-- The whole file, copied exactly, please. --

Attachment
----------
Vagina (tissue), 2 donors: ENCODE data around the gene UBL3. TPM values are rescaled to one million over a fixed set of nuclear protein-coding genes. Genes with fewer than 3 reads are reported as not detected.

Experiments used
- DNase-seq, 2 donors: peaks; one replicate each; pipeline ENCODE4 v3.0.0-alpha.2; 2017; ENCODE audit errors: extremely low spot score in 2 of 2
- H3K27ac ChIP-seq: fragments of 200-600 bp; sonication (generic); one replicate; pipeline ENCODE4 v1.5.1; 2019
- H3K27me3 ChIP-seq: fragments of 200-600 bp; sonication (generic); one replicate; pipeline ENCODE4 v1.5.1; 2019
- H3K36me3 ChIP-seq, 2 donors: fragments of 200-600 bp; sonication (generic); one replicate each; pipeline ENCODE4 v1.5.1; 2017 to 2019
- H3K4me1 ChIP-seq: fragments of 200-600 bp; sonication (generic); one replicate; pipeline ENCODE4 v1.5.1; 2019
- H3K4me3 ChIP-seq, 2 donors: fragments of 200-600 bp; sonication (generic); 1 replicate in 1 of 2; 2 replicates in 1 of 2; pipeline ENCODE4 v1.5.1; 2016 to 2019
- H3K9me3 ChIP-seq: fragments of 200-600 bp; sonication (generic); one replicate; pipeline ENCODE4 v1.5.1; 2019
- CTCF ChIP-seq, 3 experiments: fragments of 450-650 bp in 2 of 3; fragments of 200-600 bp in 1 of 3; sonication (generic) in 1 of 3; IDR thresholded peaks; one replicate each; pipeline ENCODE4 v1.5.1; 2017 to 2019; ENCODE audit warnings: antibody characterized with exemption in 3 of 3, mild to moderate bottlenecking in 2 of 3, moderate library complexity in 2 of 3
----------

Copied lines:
Vagina (tissue), 2 donors: ENCODE data around the gene UBL3. TPM values are rescaled to one million over a fixed set of nuclear protein-coding genes. Genes with fewer than 3 reads are reported as not detected.

Experiments used
- DNase-seq, 2 donors: peaks; one replicate each; pipeline ENCODE4 v3.0.0-alpha.2; 2017; ENCODE audit errors: extremely low spot score in 2 of 2
- H3K27ac ChIP-seq: fragments of 200-600 bp; sonication (generic); one replicate; pipeline ENCODE4 v1.5.1; 2019
- H3K27me3 ChIP-seq: fragments of 200-600 bp; sonication (generic); one replicate; pipeline ENCODE4 v1.5.1; 2019
- H3K36me3 ChIP-seq, 2 donors: fragments of 200-600 bp; sonication (generic); one replicate each; pipeline ENCODE4 v1.5.1; 2017 to 2019
- H3K4me1 ChIP-seq: fragments of 200-600 bp; sonication (generic); one replicate; pipeline ENCODE4 v1.5.1; 2019
- H3K4me3 ChIP-seq, 2 donors: fragments of 200-600 bp; sonication (generic); 1 replicate in 1 of 2; 2 replicates in 1 of 2; pipeline ENCODE4 v1.5.1; 2016 to 2019
- H3K9me3 ChIP-seq: fragments of 200-600 bp; sonication (generic); one replicate; pipeline ENCODE4 v1.5.1; 2019
- CTCF ChIP-seq, 3 experiments: fragments of 450-650 bp in 2 of 3; fragments of 200-600 bp in 1 of 3; sonication (generic) in 1 of 3; IDR thresholded peaks; one replicate each; pipeline ENCODE4 v1.5.1; 2017 to 2019; ENCODE audit warnings: antibody characterized with exemption in 3 of 3, mild to moderate bottlenecking in 2 of 3, moderate library complexity in 2 of 3